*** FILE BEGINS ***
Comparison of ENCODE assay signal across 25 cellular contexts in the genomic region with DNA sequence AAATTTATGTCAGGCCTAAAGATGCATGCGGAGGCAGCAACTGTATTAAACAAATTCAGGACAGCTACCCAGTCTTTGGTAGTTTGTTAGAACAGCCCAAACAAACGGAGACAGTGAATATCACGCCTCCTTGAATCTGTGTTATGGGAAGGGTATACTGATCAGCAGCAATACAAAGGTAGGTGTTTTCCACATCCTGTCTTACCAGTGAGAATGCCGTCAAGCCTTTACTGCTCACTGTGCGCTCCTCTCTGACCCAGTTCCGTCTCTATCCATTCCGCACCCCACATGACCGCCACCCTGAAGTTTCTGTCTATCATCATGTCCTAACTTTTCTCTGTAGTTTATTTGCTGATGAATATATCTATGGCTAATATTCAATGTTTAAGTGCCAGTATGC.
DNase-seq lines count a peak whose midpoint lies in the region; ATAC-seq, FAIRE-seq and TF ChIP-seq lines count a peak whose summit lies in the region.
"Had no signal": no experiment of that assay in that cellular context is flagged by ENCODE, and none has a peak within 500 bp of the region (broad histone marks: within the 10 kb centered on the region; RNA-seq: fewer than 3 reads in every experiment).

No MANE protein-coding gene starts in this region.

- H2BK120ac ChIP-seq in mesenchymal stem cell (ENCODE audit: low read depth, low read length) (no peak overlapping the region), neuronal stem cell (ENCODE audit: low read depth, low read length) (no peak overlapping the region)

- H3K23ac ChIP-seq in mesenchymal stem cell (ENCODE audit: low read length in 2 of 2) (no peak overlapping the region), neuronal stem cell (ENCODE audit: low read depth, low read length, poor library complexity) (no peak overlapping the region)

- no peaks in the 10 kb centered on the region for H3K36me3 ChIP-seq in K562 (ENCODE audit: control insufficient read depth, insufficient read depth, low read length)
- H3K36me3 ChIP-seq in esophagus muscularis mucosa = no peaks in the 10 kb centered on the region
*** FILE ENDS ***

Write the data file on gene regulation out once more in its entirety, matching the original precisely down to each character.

Comparison of ENCODE assay signal across 25 cellular contexts in the genomic region with DNA sequence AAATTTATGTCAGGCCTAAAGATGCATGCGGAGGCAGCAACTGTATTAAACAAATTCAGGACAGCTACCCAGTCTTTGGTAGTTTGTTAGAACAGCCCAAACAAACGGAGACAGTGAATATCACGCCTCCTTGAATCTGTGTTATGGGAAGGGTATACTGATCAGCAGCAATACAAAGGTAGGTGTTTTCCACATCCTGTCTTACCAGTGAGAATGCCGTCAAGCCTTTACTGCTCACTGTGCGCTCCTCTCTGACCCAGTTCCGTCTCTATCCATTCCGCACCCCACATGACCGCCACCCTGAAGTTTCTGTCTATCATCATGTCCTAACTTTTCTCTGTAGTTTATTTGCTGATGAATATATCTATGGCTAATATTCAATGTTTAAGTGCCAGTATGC.
DNase-seq lines count a peak whose midpoint lies in the region; ATAC-seq, FAIRE-seq and TF ChIP-seq lines count a peak whose summit lies in the region.
"Had no signal": no experiment of that assay in that cellular context is flagged by ENCODE, and none has a peak within 500 bp of the region (broad histone marks: within the 10 kb centered on the region; RNA-seq: fewer than 3 reads in every experiment).

No MANE protein-coding gene starts in this region.

- H2BK120ac ChIP-seq in mesenchymal stem cell (ENCODE audit: low read depth, low read length) (no peak overlapping the region), neuronal stem cell (ENCODE audit: low read depth, low read length) (no peak overlapping the region)

- H3K23ac ChIP-seq in mesenchymal stem cell (ENCODE audit: low read length in 2 of 2) (no peak overlapping the region), neuronal stem cell (ENCODE audit: low read depth, low read length, poor library complexity) (no peak overlapping the region)

- no peaks in the 10 kb centered on the region for H3K36me3 ChIP-seq in K562 (ENCODE audit: control insufficient read depth, insufficient read depth, low read length)
- H3K36me3 ChIP-seq in esophagus muscularis mucosa = no peaks in the 10 kb centered on the region